Piedmont Blues Preservation Society’s 28th Annual Carolina Blues Festival (Greensboro, N.C. – May 5, 2014)
Like a meandering tributary of a muddy, tumultuous river, Piedmont blues flowed through the east coast in the 1930s and ’40s on a syncopated current, whipping the waters into foamy, ragtime rapids. Artists including Blind Blake, Blind Boy Fuller, Big Boy Henry, John Dee Holman, Etta Baker and Brownie McGhee and Sonny Terry fingerpicked, whooped, hollered and buck-danced their way into the public eye, influencing generations of rock, folk, rockabilly and country musicians who stirred in their style or adapted it outright.
For 28 years, Greensboro, N.C.’s Piedmont Blues Preservation Society has been curating and presenting that style of music and its offshoots for it’s annual Carolina Blues Festival. Their first effort, held in the basement of a motel in Greensboro and billed as a blues and gospel festival, was packed solid with a lineup of Piedmont blues artists: Etta Baker, Guitar Gabriel, Big Boy Henry, John Dee Holeman, Algie Mae Hinton, Thomas Burt, Fris Holloway, and the Badgett Sisters.
As the festival progressed to larger venues over the years, the lineup branched out to include a dazzling array of talent across the blues, rock, and even Zydeco spectrum. Earl King showed up in ’91 to play an intimate concert at the old train depot. Hank Ballard and the Midnighters tore it up in ’95. Little Milton and Delbert McClinton lit up the stage in ’96, the Fabulous Thunderbirds tore it down in ’97, and a blistering double bill of Koko Taylor and John Mayall blew it up in ’98. Gatemouth Brown graced the stage in ’02, and Hubert Sumlin played a tumultuous set with Michael Burks in ’07.
Zydeco was introduced in ’97 with Chubby Carrier, followed the next year by Buckwheat Zydeco, Nathan and the Zydeco Cha Chas in 2000, and Terence Simien in ’08.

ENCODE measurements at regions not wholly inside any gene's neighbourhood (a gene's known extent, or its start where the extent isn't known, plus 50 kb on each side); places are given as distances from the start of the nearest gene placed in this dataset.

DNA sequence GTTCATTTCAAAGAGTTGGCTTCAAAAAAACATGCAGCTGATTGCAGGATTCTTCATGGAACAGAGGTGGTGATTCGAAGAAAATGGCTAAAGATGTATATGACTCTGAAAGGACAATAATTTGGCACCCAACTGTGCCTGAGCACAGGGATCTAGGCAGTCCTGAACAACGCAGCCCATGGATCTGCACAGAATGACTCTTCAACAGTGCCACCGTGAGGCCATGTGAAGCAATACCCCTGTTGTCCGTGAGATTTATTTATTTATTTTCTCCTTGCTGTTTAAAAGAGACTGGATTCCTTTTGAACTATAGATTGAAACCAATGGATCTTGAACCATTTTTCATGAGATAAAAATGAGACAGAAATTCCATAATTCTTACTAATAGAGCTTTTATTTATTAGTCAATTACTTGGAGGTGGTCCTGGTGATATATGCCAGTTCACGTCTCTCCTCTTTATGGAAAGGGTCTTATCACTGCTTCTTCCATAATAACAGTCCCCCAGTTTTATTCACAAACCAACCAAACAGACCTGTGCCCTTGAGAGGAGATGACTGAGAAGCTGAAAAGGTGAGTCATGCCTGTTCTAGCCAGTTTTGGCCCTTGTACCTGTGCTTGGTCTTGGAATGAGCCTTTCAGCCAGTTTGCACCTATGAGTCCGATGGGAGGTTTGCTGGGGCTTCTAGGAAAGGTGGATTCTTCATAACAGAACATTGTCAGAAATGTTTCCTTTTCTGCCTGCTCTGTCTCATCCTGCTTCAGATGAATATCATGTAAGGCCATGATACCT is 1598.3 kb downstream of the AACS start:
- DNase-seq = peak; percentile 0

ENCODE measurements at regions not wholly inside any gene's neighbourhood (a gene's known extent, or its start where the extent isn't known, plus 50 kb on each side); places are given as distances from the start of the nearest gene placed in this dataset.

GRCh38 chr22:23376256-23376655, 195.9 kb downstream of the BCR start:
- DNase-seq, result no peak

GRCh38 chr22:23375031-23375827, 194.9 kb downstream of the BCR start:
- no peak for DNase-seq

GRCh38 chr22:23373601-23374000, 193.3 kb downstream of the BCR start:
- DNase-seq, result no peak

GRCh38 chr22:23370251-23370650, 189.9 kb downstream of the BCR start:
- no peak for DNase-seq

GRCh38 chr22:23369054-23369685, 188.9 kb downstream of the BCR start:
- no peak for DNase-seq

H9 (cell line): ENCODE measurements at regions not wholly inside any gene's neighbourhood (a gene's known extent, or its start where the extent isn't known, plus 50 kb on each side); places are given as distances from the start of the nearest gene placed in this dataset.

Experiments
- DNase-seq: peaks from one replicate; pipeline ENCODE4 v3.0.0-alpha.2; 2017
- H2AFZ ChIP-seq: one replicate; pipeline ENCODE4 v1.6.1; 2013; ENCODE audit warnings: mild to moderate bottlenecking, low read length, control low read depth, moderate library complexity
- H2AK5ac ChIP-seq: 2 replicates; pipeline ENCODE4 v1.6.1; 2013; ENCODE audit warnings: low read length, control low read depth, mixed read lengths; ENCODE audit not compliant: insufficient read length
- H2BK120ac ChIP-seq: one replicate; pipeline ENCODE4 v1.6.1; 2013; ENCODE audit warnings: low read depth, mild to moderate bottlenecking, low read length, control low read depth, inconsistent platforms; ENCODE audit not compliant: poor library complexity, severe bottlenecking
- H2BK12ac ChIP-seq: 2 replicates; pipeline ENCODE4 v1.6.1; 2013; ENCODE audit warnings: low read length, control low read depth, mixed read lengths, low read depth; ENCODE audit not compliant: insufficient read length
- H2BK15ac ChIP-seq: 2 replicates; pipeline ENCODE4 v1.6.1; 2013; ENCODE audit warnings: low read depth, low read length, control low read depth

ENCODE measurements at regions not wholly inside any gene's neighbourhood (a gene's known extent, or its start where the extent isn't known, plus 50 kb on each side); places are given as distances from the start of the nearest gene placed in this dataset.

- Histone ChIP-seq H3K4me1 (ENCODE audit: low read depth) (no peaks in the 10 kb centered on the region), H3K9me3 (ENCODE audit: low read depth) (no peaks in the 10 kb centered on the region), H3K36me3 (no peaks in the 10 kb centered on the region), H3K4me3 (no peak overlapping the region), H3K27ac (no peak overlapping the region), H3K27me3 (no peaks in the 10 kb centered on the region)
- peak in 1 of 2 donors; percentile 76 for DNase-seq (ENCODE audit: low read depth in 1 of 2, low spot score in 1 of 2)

This year’s big guns were Rod Piazza and the Mighty Flyers, making their fourth appearance, and former Albert King rhythm guitarist Carl Weathersby, entertaining under a big circus tent in downtown Festival Park. But what was sprinkled in between sets was just as entertaining as the big boys’ antics. Backed by Winston Salem guitarist Peter May on dobro and vocals, local raconteur/storyteller turned blues evangelist Logie Meachum sermonized on the gospel of the blues. With former classical guitarist turned Skip James and Robert Johnson apostle May in the background coaxing soulful licks from his resonator, Mechum touted the virtues of his church he recently founded, the 2nd Greater Recreationalist Congregation, adapting the teachings of Jesus and Mark Twain as church doctrine. Twain’s claim that “It’s what you know for sure that just ain’t so” seems to be a basic tenet of Meachum’s ministry, and Jesus’ forgiving platitudes are rearranged a bit, emerging from Meachum’s mouth as “even your lazy, beer drinkin’, reefer smokin,’ worthless ass is worth somethin’.”
Meachum hammered those doctrines home between delivering a version of “Deep River” with all the gravitas and bombast of Paul Robeson, telling tales of a likker house his relatives used to frequent where deacons and denizens of the alley commingled, and offering his homespun do-what-feels-good-and-take-it-easy-on-yourself philosophy.
Opener Abe Reid, 1999 winner of the International Blues Competition in Memphis, offered up a wide ranging set including a couple of tunes done in the style of mentor Guitar Gabriel’s “toot blues,” which mixed gospel, Piedmont, Delta and country blues styles, and a version of “Sweet Georgia Brown,” with Reid scatting in a Louis Armstrong rumble.
Lawyers, Guns, and Money presented an array of funky blues alternating Chuck Berry riffs with frosty Albert Collins licks on a variety of original tunes.